I've once again tried to enlarge this study photo so you can see how I have really loosened the stippling as I went towards the distant end of the bridge. I always draw simple rough outlines of where I may want to indicate shadows. I follow this outline with tighter stippling but as I reach the outer edge of those outlines I put more and more space between each single dot. Do not just go from tight stippling to noticeably spaced stippling, gradually increase the space between each single dot and avoid hitting the same dot twice. It only intensifies the stippling. I really do stress the fact that a bit of practicing before trying to do this type of stippling is a must. I will go over the shading on the left side of bridge and some of the road in the next blog. Also I want to remind everyone I am getting ready to make a switch over to a new site where I will continue posting lessons & tips and any other information you may can use. http://www.stacyvaughndavis.blogspot.com/
Thursday, February 14, 2008
I continue working towards my horizon's vanishing point and use my .25 mm pen to work my way stippling in the shadows of the banked snow. Now when you are working on your piece and you are creating snow on your piece, keep in mind that you do not want a lot of really tight detailed stippling on snow. If you try and do this you will quickly begin over working it and adding so much detail to a shadow it just will not look good at all! Try to remember to always keep it simple when you are doing snow in pen & ink. Also study the sample photo to see how I continually & gradually loosen up the tightness of my stippling as I work towards my horizon line. Now, on a separate matter. I am now in the process of moving my "lessons & tips" blog to another site due to the upcoming changes at Yahoo 360. I will try to continue posting blogs here at 360 but the following address will be my main blogging site from now on. anyone & all can still view the lessons there as well as ( hopefully) here. My Flickr photo samples will also remain available for everyone to view and study as needed and I will add a link at the following site: http://www.stacyvaughndavis.blogspot.com/ In the next blog I will jump back over to the left hand side of bridge to begin adding the detail to the shadow cast by the railing and also begin on the snow covered road.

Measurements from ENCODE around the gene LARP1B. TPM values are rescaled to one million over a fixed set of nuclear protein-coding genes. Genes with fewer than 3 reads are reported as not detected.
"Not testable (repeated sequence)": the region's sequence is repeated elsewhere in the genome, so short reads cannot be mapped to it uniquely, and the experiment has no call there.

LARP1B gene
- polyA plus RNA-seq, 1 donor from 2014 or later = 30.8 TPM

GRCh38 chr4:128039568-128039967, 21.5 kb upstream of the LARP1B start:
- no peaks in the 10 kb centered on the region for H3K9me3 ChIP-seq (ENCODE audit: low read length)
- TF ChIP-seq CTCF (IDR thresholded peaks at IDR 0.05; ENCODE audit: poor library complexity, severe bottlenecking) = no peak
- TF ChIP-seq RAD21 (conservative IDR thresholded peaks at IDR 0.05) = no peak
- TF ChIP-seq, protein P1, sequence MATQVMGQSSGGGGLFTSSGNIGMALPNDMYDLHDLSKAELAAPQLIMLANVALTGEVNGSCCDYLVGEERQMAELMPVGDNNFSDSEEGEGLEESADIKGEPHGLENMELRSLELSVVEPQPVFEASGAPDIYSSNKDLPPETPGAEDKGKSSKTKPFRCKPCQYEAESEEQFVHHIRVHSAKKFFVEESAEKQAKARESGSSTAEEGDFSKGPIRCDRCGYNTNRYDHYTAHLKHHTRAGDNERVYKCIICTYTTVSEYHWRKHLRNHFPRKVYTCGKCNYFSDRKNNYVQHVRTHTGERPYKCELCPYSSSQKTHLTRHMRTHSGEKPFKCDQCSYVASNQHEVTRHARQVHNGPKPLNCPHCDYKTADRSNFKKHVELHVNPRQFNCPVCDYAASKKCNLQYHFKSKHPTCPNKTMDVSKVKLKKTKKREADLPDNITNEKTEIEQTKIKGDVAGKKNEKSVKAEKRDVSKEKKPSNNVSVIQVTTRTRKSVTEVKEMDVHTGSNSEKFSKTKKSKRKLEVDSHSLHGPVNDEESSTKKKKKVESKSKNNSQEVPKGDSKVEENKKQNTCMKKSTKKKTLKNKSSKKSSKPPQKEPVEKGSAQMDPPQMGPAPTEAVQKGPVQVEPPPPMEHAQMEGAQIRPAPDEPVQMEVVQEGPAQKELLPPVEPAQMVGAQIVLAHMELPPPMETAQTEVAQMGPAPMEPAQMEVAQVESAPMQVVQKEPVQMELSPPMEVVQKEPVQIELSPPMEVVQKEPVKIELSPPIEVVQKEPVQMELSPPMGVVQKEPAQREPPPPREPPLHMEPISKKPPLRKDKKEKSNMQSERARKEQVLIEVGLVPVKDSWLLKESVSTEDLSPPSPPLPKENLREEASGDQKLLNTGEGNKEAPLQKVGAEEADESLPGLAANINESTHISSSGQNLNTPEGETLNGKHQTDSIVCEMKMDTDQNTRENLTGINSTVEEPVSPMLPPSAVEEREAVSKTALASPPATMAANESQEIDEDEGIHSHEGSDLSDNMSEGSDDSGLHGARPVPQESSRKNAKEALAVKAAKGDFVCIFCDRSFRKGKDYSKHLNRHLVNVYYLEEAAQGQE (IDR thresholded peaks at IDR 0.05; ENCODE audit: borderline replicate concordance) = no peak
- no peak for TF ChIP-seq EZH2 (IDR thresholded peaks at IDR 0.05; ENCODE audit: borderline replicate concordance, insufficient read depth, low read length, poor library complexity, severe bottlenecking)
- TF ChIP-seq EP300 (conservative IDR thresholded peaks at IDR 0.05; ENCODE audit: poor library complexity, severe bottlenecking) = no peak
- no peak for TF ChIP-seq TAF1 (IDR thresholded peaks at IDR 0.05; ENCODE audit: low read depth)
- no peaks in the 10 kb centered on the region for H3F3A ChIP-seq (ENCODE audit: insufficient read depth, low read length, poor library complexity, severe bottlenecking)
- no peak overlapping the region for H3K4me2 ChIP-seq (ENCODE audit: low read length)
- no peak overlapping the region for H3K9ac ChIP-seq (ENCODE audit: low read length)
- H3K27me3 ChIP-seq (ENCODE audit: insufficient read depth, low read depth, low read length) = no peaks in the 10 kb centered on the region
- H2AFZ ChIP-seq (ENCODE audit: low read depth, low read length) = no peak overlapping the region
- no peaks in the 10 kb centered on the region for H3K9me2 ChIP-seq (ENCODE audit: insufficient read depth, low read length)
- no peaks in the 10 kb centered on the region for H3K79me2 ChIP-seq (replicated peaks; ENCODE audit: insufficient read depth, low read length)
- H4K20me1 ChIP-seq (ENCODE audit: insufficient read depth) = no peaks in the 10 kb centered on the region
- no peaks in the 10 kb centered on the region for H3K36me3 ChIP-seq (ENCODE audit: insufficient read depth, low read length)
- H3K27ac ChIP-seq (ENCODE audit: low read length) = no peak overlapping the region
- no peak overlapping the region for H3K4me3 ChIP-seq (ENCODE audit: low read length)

Tuesday, February 12, 2008